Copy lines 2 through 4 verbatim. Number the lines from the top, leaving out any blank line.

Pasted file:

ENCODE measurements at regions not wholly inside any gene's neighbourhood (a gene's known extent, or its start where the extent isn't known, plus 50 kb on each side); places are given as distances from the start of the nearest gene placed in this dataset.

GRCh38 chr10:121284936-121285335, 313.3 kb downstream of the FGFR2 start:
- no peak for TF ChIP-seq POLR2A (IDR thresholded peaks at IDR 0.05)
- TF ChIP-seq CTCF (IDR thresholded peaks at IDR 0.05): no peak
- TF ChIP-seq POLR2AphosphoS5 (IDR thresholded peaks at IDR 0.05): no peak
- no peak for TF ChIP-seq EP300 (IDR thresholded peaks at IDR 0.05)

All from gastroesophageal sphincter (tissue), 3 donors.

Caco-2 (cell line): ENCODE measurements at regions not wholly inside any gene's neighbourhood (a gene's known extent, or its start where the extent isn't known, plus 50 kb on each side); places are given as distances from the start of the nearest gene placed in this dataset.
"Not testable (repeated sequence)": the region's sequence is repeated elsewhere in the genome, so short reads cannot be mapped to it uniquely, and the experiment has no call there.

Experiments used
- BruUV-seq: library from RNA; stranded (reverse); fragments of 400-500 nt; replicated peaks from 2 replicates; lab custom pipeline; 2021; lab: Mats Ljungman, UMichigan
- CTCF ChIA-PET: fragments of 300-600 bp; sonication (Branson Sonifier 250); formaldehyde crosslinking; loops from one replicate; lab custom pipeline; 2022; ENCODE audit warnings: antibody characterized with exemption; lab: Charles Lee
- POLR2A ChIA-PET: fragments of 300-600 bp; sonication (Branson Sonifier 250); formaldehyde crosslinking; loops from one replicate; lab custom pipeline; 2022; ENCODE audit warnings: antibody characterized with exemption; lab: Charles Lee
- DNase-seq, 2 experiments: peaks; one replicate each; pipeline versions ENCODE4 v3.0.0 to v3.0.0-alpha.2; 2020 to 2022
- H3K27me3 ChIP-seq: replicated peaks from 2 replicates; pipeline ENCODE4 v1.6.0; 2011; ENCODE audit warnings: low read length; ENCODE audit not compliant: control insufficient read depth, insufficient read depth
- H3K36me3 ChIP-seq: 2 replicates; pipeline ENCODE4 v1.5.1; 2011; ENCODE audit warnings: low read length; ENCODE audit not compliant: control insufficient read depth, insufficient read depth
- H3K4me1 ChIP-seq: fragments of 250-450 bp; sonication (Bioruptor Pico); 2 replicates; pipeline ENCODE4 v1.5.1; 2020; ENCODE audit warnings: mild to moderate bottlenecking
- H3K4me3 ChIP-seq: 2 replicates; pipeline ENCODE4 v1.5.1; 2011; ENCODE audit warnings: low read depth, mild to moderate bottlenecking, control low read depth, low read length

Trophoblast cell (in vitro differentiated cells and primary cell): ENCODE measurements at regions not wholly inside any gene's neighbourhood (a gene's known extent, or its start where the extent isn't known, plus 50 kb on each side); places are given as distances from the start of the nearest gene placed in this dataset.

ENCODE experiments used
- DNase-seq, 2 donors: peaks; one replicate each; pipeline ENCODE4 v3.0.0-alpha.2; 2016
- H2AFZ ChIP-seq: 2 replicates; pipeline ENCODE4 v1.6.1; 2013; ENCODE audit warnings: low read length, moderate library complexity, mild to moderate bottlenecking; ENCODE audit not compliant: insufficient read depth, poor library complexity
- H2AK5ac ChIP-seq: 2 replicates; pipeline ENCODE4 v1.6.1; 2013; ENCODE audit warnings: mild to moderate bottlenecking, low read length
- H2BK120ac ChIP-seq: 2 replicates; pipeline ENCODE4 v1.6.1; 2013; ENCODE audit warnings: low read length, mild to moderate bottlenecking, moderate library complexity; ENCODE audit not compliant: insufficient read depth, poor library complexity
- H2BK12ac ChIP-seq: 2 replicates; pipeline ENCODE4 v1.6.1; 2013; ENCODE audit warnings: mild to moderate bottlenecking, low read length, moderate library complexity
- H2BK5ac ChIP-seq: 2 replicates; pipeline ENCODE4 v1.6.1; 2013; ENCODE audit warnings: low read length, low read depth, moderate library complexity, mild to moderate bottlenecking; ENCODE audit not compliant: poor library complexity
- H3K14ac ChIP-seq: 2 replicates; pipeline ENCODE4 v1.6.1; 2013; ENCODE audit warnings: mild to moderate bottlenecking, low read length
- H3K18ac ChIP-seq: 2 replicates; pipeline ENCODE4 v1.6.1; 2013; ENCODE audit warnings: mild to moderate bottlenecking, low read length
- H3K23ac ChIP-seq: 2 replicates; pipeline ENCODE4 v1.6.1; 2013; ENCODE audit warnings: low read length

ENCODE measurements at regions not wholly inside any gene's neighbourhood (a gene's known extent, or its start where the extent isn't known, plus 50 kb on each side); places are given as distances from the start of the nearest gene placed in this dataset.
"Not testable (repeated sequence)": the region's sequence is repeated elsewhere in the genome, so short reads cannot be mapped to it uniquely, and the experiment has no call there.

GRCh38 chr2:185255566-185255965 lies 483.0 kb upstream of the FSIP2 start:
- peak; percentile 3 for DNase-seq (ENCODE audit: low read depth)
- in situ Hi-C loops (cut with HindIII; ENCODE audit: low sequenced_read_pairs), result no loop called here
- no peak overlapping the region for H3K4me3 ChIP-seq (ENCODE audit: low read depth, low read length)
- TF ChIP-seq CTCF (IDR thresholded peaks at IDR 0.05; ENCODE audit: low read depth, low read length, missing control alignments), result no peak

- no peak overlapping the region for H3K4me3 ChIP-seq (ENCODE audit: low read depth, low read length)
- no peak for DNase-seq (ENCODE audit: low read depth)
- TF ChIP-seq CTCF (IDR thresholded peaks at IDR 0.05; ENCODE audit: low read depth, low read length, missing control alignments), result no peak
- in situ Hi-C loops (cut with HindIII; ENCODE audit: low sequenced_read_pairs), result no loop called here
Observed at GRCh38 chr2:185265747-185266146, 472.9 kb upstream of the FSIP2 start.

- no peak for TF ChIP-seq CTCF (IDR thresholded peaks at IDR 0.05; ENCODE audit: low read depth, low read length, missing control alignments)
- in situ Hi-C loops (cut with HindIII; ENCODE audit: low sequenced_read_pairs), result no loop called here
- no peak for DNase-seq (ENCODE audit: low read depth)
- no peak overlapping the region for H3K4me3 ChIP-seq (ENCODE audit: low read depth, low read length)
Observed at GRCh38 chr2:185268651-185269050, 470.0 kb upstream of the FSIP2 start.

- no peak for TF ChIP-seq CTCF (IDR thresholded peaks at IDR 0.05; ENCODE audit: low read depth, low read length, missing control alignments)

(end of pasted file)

GRCh38 chr10:121284936-121285335, 313.3 kb downstream of the FGFR2 start:
- no peak for TF ChIP-seq POLR2A (IDR thresholded peaks at IDR 0.05)
- TF ChIP-seq CTCF (IDR thresholded peaks at IDR 0.05): no peak